Bring Network and Security Teams Together by Asking the Right Questions

Finding the balance point of performance and security that best serves the organization can only be done when both the networking and security teams work together.

Gerry Plaza

March 20, 2024

4 Min Read
Bring Network and Security Teams Together by Asking the Right Questions
(Credit: Brain light / Alamy Stock Photo)

When it comes to your network, which is more important: security or performance? Trick question. The answer is that neither is more important. Security and performance are both absolutely essential to supporting the business requirements while delivering the expected user experience.

But for far too long, network and security teams have answered by putting their own needs first. Network and security leaders may sit down at the same table from time to time, but without a structured plan for collaboration, they go back to focusing on their individual objectives as soon as they walk out of that room. Because that's the way it's always been done.

Most organizations have experienced some version of this classic problem. The network team is tasked with delivering a new architecture on an accelerated timeline. Out of necessity, they move forward at full speed while making assumptions about security and controls to keep the project on schedule. Late in the process, someone discovers that at least one crucial assumption was wrong. Everything comes to a halt. The project gets delayed, and the network team gets blamed.

The greater the urgency, the more important it is for teams to work together from the very beginning. When network and security work together in parallel, they get more accomplished in less time than individual units working in a sequential order. Downstream implications can be avoided if the two sides are positioned to share accountability from the start. And there are three main things that business leaders can do to facilitate more seamless and efficient collaboration between these teams.

Unify the Vision

In many cases, network and security teams lack a common goal. The first step is for executive leadership to align their individual business unit priorities with a vision that compels them to work toward mutually beneficial ends.

Many companies today are bringing in their chief information officer (CIO) to oversee both teams. The CIO can begin by defining a vision for success that's meaningful to both teams and that also tracks with the organization's higher business objectives. This unified vision will become the foundation upon which all future security and network collaboration will be built.

Locate the Pain Points

Change can be uncomfortable—you want things to bend, not break. The next essential step to facilitating better collaboration between network and security teams is to look for pain points that may arise as a result of modifying how these two units have operated in the past. It can be easy to focus too much on security issues while ignoring the pains that impact people and processes—and these are major parts of any change. You need to identify and understand where there might be operational gaps or challenges on both sides.

Start Asking Questions

Now, you're ready to start asking some targeted questions—ones designed to motivate a collaborative response. The CIO should query the security leader about something that involves networking responsibilities (and vice versa). When the security leader says, “I don’t know—that’s the network team’s job,” the need for cross-team communication becomes much clearer.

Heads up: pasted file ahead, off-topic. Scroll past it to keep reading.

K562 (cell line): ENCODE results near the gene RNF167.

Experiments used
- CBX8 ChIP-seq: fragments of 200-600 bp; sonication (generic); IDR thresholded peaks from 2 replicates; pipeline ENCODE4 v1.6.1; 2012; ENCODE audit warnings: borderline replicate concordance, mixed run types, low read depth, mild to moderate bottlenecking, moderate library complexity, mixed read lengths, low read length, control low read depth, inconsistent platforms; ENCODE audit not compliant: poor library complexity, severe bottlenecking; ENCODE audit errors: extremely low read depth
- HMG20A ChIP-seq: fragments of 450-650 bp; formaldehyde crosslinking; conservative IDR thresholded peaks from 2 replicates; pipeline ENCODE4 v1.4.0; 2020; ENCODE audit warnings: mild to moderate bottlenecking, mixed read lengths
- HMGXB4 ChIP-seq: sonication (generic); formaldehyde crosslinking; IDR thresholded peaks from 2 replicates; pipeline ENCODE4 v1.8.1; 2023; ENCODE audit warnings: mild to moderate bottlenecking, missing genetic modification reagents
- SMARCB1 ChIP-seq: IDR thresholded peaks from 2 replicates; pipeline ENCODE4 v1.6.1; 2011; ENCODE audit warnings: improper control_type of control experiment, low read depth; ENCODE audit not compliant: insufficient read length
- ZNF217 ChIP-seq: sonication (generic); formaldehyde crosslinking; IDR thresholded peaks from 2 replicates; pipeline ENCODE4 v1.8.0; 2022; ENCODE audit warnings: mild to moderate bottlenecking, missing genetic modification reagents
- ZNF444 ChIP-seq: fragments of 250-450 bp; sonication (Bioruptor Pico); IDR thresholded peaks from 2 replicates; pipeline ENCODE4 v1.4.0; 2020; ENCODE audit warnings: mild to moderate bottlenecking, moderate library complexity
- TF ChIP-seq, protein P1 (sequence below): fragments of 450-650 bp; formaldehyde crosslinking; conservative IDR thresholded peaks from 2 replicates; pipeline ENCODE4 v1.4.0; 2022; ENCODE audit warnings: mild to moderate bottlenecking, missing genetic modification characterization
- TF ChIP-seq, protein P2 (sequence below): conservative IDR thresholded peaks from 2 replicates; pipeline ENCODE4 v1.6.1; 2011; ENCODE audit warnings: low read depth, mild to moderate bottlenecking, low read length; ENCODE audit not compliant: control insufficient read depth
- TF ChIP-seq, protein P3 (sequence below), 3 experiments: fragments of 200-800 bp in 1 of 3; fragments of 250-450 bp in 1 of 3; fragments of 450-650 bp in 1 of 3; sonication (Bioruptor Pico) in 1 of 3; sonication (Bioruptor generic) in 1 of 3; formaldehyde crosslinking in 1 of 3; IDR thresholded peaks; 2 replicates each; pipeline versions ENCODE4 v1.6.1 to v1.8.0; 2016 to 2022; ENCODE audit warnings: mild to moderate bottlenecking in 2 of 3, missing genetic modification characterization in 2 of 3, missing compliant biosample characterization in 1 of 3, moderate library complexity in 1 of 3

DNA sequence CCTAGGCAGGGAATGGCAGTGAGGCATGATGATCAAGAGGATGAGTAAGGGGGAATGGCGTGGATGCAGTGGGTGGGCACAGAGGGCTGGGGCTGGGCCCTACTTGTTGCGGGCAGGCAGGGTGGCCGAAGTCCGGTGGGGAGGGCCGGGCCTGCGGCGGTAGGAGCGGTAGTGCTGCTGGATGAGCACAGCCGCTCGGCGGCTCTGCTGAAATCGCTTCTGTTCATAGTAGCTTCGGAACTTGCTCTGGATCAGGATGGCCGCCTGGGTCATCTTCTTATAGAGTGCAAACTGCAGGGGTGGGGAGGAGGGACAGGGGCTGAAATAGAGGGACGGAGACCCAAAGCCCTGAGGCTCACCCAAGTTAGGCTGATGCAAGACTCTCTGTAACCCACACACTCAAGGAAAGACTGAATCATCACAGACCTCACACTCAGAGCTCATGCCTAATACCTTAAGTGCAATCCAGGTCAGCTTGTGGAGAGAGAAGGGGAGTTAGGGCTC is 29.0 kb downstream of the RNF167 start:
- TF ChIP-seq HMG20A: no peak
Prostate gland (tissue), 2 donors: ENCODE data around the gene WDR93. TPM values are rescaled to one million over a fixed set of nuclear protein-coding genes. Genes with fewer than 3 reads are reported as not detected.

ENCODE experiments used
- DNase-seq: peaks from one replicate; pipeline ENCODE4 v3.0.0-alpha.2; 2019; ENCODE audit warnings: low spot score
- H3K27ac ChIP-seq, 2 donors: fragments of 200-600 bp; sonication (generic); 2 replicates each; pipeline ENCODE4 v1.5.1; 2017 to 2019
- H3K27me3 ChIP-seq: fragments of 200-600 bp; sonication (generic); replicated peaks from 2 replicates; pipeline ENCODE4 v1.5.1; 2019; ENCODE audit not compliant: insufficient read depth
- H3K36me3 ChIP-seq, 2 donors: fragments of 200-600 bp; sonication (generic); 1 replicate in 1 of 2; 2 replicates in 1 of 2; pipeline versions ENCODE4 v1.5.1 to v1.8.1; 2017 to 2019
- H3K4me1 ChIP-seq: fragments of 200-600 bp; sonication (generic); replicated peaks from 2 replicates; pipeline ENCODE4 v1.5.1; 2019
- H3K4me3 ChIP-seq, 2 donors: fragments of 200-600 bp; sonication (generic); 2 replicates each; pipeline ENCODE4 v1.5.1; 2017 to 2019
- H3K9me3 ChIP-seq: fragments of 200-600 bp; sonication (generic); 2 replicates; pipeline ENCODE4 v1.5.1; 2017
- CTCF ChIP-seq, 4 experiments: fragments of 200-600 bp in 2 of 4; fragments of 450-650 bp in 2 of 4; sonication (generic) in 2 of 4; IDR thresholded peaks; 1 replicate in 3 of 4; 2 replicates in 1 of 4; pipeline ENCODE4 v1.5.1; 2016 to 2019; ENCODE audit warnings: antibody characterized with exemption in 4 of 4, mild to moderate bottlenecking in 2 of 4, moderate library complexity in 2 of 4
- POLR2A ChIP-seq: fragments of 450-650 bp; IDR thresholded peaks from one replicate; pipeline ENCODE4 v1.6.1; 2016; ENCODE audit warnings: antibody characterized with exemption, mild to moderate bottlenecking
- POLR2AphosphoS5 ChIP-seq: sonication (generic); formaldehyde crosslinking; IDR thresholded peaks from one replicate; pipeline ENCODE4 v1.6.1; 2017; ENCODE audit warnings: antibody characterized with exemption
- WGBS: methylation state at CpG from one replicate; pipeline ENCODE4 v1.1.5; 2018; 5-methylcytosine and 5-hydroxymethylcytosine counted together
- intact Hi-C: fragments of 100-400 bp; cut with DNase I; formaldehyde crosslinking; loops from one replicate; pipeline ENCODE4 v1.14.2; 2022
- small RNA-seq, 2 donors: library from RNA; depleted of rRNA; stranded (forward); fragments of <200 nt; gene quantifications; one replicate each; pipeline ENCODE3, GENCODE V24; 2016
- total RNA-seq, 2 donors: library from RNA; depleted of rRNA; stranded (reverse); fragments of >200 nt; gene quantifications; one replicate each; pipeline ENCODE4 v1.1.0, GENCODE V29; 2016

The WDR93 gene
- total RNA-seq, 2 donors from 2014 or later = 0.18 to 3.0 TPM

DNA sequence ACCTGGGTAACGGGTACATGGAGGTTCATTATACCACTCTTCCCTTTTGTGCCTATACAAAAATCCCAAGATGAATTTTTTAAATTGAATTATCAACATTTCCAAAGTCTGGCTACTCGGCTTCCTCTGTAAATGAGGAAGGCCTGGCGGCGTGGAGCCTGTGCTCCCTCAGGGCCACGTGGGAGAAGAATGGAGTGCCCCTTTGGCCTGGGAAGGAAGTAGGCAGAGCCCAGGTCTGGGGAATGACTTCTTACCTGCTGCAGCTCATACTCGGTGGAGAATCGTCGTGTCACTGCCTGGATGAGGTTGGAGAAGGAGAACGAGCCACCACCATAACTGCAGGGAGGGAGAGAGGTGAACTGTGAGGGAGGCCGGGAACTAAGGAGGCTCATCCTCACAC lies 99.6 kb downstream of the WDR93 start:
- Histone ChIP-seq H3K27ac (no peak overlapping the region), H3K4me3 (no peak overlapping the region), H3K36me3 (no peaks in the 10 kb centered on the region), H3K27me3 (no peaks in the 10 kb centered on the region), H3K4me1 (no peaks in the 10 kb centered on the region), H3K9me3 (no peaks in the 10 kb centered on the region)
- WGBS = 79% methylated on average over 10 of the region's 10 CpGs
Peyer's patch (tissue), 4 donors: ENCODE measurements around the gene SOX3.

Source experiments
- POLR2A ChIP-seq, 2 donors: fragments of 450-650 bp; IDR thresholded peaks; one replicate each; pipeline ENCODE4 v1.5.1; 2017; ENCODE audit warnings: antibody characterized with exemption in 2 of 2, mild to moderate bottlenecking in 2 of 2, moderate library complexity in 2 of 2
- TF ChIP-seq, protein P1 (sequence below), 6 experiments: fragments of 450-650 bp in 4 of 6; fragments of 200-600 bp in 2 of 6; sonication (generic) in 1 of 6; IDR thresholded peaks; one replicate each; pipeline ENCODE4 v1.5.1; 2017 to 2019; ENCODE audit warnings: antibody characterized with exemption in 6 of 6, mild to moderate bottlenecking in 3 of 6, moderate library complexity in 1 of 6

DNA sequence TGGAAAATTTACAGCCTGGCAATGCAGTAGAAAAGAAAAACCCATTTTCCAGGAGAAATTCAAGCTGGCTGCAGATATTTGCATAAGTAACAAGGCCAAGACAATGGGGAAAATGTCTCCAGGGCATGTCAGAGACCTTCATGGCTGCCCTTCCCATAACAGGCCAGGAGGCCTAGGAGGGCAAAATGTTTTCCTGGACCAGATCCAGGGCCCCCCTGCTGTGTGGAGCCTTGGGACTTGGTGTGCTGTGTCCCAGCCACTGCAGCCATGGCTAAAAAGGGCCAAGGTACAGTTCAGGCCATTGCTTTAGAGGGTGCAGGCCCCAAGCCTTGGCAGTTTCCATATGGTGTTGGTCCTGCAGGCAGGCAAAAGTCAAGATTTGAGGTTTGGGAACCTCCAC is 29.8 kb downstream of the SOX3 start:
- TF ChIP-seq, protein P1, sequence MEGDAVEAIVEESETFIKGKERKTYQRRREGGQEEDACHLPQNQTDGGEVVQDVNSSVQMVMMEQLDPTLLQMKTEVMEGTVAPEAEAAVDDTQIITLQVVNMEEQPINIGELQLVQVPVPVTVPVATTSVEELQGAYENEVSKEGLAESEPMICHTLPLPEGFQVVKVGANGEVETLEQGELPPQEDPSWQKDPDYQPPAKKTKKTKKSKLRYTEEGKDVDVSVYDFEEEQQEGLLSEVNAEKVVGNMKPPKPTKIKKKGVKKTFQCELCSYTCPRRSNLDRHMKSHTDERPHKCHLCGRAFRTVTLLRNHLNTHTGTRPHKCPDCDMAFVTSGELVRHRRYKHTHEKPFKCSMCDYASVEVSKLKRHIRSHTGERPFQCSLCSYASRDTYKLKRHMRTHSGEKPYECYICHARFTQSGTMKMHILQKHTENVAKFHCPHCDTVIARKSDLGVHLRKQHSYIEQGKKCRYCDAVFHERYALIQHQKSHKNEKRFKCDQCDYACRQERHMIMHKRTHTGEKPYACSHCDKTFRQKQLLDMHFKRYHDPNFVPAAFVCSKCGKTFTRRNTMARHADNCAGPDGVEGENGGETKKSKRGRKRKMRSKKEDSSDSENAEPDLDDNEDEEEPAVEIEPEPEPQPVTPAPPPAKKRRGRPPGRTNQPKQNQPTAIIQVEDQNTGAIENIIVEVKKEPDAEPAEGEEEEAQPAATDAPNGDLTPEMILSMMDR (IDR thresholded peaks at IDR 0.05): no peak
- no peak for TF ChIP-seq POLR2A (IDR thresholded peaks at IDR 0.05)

Visibility is a great place to start. Without visibility into network traffic, you can’t really understand what kinds of security controls need to be applied. Security needs tools from the network side to provide that information. The CIO can ask their CISO something like, "What level of visibility do we currently have into our network traffic, and how is this being used by the security team?" The CISO probably isn't going to have all the answers; someone on the network side will need to help them fill in the gaps.

Some other example questions to help coach security and network leaders into a closer, more collaborative relationship might include:

  • How do network policies support our overall security policies?”

    • In what ways do network architectures and configurations impact security risk assessments?

    • “Are there parts of our incident response plan where the network team involvement is critical?”

    • “How does your team balance network performance and security requirements?”

Finding the Balance Point

That last question about balance is important. Security has traditionally been framed as a tradeoff: you have to give up some performance in order to gain some protection. Every time the security team introduces a new solution, it adds a bump on the wire that slows things down. But security shouldn’t be framed as an oppositional exchange, taking from one side and giving to the other.

Finding the balance point of performance and security that best serves the organization can only be done when both teams work together.

Gerry Plaza is the Field CTO/Chief Strategy Office at Netskope.

About the Author(s)

Gerry Plaza

Gerry Plaza serves as Field CTO in the Chief Strategy Office at Netskope. His career trajectory has taken him through every IT functional role of increasing responsibilities throughout his 20+ years in the IT Industry. This expansive experience has allowed him to build a deep expertise in Enterprise Architecture, allowing him to have a positive impact in every functional area of Infrastructure and Operations from 3-Tier Architecture to Hyperconverged, Virtualization, IP & FC Networking, Network Security, Cyber Security, Cloud, IaaS, and everything in-between throughout Design, Engineering and Operations teams.

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